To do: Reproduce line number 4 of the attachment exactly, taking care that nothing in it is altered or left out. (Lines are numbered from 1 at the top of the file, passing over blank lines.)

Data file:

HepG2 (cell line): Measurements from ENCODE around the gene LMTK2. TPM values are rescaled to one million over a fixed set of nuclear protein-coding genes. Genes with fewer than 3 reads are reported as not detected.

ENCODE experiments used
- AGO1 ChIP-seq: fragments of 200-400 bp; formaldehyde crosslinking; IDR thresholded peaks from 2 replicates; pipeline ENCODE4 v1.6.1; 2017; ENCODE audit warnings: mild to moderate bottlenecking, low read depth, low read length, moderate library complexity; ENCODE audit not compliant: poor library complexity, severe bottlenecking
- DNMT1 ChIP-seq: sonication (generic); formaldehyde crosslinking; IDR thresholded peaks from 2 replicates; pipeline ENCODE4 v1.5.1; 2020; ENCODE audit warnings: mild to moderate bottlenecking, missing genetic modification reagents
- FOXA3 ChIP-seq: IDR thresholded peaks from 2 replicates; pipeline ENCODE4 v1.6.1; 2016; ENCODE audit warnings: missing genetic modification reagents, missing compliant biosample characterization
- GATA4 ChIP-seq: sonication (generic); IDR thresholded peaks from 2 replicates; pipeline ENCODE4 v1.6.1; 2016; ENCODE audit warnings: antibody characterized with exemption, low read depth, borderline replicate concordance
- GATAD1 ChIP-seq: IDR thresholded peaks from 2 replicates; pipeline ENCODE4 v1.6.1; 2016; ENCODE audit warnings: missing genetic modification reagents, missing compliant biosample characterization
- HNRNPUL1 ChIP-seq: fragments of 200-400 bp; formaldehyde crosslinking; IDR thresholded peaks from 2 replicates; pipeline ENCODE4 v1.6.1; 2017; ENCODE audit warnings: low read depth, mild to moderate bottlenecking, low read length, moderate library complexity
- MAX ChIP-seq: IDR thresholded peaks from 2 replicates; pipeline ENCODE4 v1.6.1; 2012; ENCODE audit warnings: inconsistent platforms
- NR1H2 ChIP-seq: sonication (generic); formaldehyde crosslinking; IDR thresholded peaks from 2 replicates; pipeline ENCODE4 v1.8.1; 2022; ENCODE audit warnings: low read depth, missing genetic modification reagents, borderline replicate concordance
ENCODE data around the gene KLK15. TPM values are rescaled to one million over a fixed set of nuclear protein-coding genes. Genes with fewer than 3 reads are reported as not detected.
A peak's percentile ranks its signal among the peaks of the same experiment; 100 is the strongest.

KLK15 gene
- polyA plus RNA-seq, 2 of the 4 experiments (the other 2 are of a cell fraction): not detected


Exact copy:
- DNMT1 ChIP-seq: sonication (generic); formaldehyde crosslinking; IDR thresholded peaks from 2 replicates; pipeline ENCODE4 v1.5.1; 2020; ENCODE audit warnings: mild to moderate bottlenecking, missing genetic modification reagents